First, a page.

Gambling with Lives: Bereaved Sheffield parents pick up MBEs for campaign after son’s tragic death
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Liz and Charles Ritchie lost their son Jack, of Nether Edge, six years ago, after he killed himself aged just 24 after becoming addicted to betting while still at school. And both received MBEs yesterday from the Prince of Wales at Windsor Castle, for their work setting up the charity Gambling with Lives in 2018.
Speaking about getting her award from WIlliam, Ms Ritchie said: "He said he didn't feel he could offer us congratulations wholeheartedly because the work that we did followed on from the death of our son.
"We talked about his work with men's mental health and that 500 deaths a year, about 10 per cent of all suicides, are related to gambling.And we talked about toxic forms of gambling that harm the brain. He just agreed, really."
Mr Ritchie said William is "not happy" that Aston Villa, the club the prince supports, has signed a three-year shirt sponsorship deal with gambling platform BK8. Premier League clubs collectively agreed in April to withdraw gambling sponsorship from the front of match shirts but the decision will only come into effect at the end of the 2025/26 season.
Speaking about William, Mr Ritchie said: "He was not happy with it and he thought that gambling sponsorship would be banned."
Ms Ritchie said: "He made it very clear that he didn't approve of the sponsorship. We talked about the advertising and just the sheer scale of the advertising and the fact that that's really unpopular with the public. Basically, he was agreeing with us."
Mr Ritchie said William agreed "it should be not a voluntary arrangement. This should be banned. This should be government legislation".
The couple, from Sheffield, have long argued that gambling-related suicide is directly linked to addictive betting products and the industry's "predatory" marketing practices. They founded Gambling with Lives to support other gambling-bereaved families and raise awareness of gambling-related suicide.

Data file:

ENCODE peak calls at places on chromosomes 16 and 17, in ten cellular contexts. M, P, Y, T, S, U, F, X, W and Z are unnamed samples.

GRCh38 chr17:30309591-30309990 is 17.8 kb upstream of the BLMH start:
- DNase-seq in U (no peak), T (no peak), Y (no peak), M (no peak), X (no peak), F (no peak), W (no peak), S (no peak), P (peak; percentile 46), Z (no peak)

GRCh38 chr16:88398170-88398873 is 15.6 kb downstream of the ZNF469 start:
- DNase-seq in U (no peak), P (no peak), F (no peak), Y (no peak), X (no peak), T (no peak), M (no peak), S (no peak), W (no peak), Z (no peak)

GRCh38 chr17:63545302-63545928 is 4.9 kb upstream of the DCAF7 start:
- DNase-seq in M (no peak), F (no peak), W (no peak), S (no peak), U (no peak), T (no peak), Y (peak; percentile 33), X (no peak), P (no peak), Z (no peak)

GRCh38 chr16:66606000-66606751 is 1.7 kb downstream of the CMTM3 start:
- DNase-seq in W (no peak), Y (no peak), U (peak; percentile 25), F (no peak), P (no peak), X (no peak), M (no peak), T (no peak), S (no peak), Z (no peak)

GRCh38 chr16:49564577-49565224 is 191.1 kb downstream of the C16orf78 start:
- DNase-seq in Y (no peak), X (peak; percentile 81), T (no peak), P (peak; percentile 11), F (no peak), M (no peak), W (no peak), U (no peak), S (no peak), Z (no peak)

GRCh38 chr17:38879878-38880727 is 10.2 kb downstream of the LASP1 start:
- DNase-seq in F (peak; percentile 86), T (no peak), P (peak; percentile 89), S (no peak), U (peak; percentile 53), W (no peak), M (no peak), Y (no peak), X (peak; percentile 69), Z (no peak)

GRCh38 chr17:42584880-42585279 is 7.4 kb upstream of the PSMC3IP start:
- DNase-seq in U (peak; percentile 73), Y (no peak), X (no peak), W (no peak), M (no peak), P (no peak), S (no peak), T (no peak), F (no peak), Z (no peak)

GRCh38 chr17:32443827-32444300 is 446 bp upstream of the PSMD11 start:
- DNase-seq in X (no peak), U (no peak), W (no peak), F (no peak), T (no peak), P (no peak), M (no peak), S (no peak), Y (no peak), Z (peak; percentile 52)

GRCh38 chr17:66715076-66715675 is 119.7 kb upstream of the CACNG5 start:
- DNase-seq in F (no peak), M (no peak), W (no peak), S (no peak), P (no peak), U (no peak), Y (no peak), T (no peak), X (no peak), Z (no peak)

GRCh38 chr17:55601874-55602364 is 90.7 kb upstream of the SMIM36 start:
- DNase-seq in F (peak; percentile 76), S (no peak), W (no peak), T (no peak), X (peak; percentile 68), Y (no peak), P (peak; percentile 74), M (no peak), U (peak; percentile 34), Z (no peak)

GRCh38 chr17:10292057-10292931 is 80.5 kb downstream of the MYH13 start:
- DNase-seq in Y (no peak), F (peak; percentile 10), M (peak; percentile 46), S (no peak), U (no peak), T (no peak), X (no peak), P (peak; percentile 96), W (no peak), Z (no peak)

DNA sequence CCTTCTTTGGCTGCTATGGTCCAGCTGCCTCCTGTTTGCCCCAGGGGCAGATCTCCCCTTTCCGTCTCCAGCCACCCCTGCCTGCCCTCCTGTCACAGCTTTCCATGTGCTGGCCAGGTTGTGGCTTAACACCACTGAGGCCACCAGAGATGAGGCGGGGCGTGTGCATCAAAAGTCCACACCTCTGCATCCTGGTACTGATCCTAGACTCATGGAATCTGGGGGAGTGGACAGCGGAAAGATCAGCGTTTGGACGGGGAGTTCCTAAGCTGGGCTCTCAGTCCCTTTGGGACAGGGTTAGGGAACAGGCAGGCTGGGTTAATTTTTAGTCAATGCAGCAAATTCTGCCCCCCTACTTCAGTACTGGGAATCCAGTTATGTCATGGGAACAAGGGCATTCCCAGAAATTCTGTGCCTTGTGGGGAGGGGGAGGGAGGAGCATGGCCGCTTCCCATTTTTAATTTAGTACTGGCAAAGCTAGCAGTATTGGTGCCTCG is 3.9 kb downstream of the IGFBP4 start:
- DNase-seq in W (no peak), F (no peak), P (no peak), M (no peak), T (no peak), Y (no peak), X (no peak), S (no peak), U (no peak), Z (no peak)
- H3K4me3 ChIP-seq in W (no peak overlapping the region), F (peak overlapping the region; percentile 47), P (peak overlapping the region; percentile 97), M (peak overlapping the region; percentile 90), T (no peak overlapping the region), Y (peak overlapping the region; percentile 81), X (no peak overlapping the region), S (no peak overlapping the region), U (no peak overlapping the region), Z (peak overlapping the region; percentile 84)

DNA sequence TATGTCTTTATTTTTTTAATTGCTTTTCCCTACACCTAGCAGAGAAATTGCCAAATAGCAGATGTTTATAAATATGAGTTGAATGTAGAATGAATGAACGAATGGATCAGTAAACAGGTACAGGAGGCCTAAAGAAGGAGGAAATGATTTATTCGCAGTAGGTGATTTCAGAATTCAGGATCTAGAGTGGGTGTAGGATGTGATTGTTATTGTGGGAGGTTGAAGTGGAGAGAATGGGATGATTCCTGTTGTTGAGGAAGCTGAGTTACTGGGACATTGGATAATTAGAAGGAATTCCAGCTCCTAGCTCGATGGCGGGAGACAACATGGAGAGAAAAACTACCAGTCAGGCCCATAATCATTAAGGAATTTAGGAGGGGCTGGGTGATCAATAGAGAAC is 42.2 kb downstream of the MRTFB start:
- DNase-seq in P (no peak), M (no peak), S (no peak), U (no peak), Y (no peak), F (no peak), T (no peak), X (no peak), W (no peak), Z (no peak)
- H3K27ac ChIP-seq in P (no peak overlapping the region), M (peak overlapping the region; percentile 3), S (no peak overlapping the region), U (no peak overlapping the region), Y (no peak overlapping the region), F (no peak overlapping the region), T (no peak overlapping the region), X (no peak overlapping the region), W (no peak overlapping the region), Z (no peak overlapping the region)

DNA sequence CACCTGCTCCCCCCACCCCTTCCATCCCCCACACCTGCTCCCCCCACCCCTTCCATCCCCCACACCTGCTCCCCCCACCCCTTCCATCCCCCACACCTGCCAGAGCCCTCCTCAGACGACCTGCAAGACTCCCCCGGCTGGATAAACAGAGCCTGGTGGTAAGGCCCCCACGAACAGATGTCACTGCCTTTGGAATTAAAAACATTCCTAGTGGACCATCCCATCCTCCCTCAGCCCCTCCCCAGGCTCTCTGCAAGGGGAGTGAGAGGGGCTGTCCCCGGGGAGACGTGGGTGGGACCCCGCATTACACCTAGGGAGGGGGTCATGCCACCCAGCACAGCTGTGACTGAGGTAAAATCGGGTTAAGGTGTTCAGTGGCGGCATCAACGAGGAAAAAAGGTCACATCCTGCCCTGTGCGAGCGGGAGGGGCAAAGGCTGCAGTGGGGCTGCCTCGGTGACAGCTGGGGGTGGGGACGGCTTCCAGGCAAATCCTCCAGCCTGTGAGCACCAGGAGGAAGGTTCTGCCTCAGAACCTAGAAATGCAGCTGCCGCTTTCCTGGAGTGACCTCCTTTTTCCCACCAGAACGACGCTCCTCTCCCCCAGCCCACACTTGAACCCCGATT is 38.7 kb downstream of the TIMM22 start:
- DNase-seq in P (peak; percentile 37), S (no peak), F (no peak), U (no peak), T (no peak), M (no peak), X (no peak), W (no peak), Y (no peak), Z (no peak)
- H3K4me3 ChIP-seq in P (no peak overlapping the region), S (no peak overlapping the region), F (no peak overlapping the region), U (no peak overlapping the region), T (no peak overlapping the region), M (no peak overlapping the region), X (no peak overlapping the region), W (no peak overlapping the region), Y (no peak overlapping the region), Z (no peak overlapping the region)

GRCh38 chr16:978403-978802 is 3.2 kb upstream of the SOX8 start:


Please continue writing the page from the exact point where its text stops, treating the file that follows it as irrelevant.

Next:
The couple were highly critical of the Government's gambling white paper, published in April, which they said goes "nowhere near" far enough. The long-awaited paper outlined a series of measures to make online gambling safer, including tougher affordability checks and limits on online slot machine stakes, but said most of the proposals would be subject to further consultation.
Mr Ritchie said: "As we sit here today, nothing has happened. It will be another two years before any of these changes are implemented. In that time, another 1,000 young people would have died. The couple dedicated their MBEs to those who have died from gambling addiction and their families.”
Ms Ritchie said: "Jack can't be here to speak for himself but we speak with his voice.
"It's on behalf of all the people who've died that we've accepted it and all the people who've been campaigning and all the other families. It's not us alone.
"It doesn't belong to us. It belongs to all of them."
Mr Ritchie, meanwhile, described the award as a "very public acknowledgement" of the dangers of gambling "by the Government".
He said: "We saw it as recognition by the Government of just how harmful gambling is.
"It is a very public acknowledgement of that."